When you head off to college, you might feel all kinds of emotions. You’re living without your family for the first time, and it’s up to you to figure out how to succeed with very little guidance.
If you’ve struggled with unhealthy dieting and exercise habits in the past, the added pressures that come with college life might turn unhealthy habits into disordered eating behaviors. But, without your parents or loved ones nearby, how do you get help for an eating disorder when you’re away at college?
Why College Students Are at a High Risk for Eating Disorders
College can be an incredibly exciting time. Suddenly, you have all this freedom to manage your own schedule and make your own choices. But, there’s also a lot of stress and pressure that comes with college. You’re now managing a whole new culture and social environment, and you’re living independently for the first time.
It’s completely OK to feel some anxiety and maybe a little fear over how to manage that. But it’s important to understand that college students can be at a high risk for developing an eating disorder, such as anorexia nervosa, bulimia nervosa, or binge-eating disorder, because of all these new pressures they’re now dealing with.
Students who have always struggled with feelings of perfectionism or a need to control their daily life may find college life particularly challenging. When the higher stakes of college life don’t quite go as planned, this can cause a great deal of anxiety for some students.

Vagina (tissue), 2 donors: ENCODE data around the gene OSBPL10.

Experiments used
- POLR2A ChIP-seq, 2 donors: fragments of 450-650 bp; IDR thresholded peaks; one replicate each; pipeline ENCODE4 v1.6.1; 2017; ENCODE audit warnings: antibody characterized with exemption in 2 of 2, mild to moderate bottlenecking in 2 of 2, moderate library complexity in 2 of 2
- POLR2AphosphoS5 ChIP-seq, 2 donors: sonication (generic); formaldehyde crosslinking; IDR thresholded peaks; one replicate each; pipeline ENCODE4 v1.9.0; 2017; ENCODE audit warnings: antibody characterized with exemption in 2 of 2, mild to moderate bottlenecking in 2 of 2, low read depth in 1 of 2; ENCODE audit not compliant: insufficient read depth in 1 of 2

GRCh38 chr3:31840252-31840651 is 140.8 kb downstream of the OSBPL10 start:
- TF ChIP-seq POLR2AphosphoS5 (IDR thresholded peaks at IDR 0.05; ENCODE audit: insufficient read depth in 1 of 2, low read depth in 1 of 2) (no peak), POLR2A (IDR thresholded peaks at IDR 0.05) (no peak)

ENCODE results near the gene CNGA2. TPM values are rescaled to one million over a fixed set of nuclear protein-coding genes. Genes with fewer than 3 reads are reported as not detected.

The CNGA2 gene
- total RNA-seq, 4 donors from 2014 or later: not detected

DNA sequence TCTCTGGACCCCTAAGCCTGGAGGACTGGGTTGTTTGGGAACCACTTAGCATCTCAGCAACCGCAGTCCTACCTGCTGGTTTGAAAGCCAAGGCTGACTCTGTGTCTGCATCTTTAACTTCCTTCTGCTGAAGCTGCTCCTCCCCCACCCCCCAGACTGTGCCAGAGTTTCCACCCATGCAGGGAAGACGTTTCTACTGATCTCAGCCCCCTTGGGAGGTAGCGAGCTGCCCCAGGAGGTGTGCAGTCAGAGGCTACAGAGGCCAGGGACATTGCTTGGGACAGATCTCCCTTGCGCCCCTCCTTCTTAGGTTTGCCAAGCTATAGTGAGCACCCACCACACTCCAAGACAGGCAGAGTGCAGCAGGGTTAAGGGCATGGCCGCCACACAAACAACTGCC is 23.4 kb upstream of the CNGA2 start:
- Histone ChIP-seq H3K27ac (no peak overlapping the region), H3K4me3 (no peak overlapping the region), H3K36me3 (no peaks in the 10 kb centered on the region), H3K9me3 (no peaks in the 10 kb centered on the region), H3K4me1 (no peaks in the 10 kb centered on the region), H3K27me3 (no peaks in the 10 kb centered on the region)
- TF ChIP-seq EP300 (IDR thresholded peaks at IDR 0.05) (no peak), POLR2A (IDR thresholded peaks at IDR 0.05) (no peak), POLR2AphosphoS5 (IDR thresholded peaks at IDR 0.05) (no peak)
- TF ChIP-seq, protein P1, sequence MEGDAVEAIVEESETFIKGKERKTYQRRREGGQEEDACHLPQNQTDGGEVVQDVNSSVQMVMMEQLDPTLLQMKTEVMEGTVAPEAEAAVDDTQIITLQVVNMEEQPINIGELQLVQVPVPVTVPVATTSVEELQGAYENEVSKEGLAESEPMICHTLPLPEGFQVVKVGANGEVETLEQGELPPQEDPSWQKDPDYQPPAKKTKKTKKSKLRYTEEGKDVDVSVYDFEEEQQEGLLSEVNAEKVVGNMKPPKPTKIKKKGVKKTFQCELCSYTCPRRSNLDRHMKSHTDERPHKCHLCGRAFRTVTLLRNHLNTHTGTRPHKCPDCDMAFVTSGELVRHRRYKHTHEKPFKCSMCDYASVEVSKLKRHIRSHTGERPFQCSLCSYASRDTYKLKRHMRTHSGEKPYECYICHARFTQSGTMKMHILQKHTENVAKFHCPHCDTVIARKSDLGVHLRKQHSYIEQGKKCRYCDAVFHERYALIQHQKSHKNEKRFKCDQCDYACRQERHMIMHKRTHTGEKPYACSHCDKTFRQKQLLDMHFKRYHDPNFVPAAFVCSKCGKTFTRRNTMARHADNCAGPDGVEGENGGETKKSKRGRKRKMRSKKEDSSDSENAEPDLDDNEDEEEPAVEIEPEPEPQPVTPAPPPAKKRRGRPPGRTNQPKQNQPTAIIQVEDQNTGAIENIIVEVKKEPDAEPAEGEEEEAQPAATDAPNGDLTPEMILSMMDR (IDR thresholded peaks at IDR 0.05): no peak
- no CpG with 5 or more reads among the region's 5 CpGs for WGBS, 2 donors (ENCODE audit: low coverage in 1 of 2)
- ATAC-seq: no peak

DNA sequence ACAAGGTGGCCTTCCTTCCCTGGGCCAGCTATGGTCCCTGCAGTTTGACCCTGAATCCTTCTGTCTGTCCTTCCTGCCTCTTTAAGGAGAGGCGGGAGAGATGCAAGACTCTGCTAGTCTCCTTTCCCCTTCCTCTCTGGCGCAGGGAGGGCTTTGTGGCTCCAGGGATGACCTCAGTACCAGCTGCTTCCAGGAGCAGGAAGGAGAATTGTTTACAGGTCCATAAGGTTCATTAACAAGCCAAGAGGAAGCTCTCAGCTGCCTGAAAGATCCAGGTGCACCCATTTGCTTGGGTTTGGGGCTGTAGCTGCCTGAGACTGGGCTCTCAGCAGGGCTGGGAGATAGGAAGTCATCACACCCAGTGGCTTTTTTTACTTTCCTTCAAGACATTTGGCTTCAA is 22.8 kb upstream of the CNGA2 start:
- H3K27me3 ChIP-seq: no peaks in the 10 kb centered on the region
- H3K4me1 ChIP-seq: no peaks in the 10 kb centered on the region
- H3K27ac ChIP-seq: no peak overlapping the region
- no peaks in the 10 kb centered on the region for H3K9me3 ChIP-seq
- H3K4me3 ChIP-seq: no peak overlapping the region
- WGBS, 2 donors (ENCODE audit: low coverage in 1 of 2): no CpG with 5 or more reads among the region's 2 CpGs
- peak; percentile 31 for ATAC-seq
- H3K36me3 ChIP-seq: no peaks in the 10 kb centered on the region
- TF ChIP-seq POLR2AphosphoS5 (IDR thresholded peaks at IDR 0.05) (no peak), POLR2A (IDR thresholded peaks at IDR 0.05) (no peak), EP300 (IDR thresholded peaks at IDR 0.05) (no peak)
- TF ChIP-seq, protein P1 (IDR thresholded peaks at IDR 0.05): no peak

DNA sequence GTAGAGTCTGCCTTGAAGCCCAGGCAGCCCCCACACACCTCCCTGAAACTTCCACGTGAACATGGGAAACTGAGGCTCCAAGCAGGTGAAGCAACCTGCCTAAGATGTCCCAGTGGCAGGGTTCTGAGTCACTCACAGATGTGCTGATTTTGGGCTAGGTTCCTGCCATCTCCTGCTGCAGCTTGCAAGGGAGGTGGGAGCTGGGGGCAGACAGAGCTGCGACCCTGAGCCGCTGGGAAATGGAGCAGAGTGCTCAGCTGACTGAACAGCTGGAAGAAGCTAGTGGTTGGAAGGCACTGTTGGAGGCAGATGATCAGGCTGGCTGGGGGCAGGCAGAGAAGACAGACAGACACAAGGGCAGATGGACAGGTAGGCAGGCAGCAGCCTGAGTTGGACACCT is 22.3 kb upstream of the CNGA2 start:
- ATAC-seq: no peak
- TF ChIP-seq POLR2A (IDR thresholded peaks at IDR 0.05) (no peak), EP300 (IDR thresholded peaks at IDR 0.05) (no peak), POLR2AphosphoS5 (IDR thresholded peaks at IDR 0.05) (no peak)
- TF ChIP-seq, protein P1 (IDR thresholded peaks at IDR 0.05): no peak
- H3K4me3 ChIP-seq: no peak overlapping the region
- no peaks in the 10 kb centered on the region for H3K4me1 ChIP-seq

And, with few healthy food options in the all-you-can-eat dining halls and those infamous microwavable mac-and-cheese bowls, managing your nutrition might seem impossible.
The extreme pressure of college life, the effects of this pressure on a student’s mental health, and constant messaging that they must live up to the cultural ideal of thinness can all contribute to the development of an eating disorder.
How to Get Help for an Eating Disorder
If you’re away at college and experiencing the symptoms of an eating disorder such as avoidant/restrictive food intake disorder (ARFID), orthorexia, or compulsive overeating, you’re not alone. Help is available, and the sooner you seek treatment, the sooner you can start to heal from any damage you might have experienced as a result of the compulsion to engage in disordered eating.
Your campus health office may have an eating disorder support group that can provide you with resources on how to begin the recovery process, or they may be able to refer you to eating disorder treatment centers in the area.
However, it is crucial that you find a provider who specializes in care for the eating disorder you are coping with. Timberline Knolls in Lemont, Illinois, helps college students achieve lasting recovery from various eating disorders, allowing them to successfully return to campus life.
Living with an eating disorder does not need to end your college career. With proper treatment, you can manage your symptoms and recover from the eating disorder you’re struggling with, and get back to your new life at college.